The scent is a bit problematic in that it is almost nonexistent. Opening the bottle in the store, I thought perhaps my olfactory nerves were just overwhelmed, but I soon discovered that the Fresh Mountain Strawberry conditioner is just a very weak, subtle strawberry scent. Moreover, when in the shower, when all my pores are open and my senses are most alive, the scent is - if possible - even weaker. Unlike the VO5 Strawberries And Cream Conditioner, Suave Fresh Mountain Strawberry smells only faintly of strawberries.

When it comes to use, this is a simple conditioner and one need only flip the lid and dispense a bit into the palm of the hand before applying it to the hair. The Fresh Mountain Strawberry conditioner requires only about a half-dollar-sized dollop to clean a full head of hair. Like most conditioners, I find myself using at least twice as much conditioner in proportion to the shampoo. I have long hair and as a result, conditioner can be an annoying expense, but this was fairly easily worked into my hair with only about twice as much conditioner as shampoo.

Because it cannot be used all that judiciously, the 15 oz. bottle only lasts me about three to four weeks. This is still a fair value compared to some of the more expensive conditioners on the market, but it is not anything to write home about. Usually when I purchase the Fresh Mountain Strawberry products, they are on sale and I purchase two conditioners to every bottle of shampoo.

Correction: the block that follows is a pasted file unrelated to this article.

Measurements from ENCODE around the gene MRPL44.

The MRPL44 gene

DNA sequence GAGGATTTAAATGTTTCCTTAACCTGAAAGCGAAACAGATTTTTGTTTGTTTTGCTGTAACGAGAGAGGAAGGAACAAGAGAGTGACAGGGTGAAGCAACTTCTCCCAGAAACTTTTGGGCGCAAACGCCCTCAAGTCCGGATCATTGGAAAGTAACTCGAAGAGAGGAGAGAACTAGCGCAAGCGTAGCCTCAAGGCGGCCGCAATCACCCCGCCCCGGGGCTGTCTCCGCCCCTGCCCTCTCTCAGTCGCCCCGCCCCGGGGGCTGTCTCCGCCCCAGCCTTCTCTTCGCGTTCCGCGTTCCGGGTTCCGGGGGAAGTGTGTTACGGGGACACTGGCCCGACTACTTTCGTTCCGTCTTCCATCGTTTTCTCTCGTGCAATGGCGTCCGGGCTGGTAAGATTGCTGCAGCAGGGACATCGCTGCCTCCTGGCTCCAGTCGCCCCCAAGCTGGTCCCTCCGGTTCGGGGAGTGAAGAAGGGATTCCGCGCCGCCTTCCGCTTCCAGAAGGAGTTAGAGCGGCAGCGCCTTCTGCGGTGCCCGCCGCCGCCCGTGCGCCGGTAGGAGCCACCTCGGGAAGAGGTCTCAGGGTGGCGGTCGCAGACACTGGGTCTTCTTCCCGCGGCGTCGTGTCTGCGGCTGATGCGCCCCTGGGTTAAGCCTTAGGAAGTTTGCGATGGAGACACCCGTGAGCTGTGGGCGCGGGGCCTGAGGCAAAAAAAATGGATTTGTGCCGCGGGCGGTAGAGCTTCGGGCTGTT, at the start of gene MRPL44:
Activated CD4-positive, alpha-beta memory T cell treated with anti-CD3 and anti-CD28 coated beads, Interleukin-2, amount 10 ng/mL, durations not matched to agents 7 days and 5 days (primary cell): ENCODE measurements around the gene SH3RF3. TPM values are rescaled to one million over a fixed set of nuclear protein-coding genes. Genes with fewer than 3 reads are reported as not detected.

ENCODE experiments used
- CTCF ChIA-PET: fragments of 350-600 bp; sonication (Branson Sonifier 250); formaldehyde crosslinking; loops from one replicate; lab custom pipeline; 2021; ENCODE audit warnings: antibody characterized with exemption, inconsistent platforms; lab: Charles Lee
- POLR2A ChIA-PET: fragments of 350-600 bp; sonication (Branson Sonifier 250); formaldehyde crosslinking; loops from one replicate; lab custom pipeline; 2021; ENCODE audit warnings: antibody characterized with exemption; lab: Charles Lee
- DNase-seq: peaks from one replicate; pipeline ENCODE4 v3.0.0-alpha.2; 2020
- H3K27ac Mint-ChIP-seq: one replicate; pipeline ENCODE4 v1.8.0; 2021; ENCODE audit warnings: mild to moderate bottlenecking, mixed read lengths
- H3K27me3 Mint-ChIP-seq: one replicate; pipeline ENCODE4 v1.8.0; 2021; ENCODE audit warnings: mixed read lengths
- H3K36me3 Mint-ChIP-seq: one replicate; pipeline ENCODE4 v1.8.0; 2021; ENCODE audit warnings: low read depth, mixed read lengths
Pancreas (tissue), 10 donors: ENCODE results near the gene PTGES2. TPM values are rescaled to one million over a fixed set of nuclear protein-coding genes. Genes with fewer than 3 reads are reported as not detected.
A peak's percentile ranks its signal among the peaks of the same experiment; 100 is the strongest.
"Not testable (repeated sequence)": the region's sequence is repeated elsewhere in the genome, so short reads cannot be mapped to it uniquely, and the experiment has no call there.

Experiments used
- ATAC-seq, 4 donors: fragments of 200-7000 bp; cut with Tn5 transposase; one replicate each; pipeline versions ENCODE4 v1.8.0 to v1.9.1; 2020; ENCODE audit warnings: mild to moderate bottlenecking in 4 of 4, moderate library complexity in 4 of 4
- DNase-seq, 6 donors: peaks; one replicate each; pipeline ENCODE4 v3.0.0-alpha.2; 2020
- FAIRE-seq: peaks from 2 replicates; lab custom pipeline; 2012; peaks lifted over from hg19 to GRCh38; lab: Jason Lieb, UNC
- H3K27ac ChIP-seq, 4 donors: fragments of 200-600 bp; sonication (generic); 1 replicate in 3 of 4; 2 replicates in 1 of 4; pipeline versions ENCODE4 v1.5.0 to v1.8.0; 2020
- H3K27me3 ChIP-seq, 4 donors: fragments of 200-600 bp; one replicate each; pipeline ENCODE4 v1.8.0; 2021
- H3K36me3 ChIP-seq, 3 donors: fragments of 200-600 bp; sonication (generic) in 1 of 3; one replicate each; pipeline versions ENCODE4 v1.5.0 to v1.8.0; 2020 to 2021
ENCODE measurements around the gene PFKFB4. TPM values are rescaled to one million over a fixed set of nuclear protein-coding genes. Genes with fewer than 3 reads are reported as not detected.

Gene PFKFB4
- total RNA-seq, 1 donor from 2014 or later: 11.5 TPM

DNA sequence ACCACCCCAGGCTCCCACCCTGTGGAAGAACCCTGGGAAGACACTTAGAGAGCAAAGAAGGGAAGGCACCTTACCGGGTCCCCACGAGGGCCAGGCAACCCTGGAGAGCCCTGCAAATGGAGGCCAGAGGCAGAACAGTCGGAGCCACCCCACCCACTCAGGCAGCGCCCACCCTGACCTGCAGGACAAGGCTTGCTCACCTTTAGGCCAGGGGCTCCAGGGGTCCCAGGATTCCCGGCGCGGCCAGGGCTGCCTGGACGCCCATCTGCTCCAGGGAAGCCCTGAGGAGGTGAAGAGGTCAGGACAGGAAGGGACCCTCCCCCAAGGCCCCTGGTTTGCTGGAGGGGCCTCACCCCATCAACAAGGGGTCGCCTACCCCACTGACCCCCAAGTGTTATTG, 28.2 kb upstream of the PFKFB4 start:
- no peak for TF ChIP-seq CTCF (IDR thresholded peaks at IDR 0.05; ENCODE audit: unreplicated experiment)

As for performance, this conditioner works. Hair comes out protected and there has been a drop off in split ends since I started using it. I think the most objective test for a conditioner is to see if hair is if hair maintains its bounce and elasticity and if any split ends are present, if the number is maintained or goes down. With Fresh Mountain Strawberry conditioner, my hair has been adequately protected from any further damage and it has not gotten worse. This conditioner acts well as a barrier to harsh chemicals in my workplace and I have not had any new split ends since trimming my hair and beginning to use this product.

I like conditioners that leave my hair smelling delightful, like whatever scent they have lured me in with. Given that the Fresh Mountain Strawberry conditioner is strawberry and therefore a scent I am biased toward to begin with, I was somewhat disappointed to discover the scent was so subtle and what there was of it washed right out.

As it stands, Fresh Mountain Strawberry works wonderfully as a day to day conditioner that will protect your hair, but for those looking for actual moisturizing qualities or something that will do more than simply hold the line against the elements, this conditioner might not be the right one for you, with or without its accompanying shampoo!

This is a perfectly average conditioner.

For other Suave conditioners, please check out my reviews of:
Ocean Breeze
Juicy Apple
Orchid Petal
Suave Professionals Rosemary Mint

For other health and beauty product reviews, please visit my index page!

© 2011, 2008 W.L. Swarts. May not be reprinted without permission.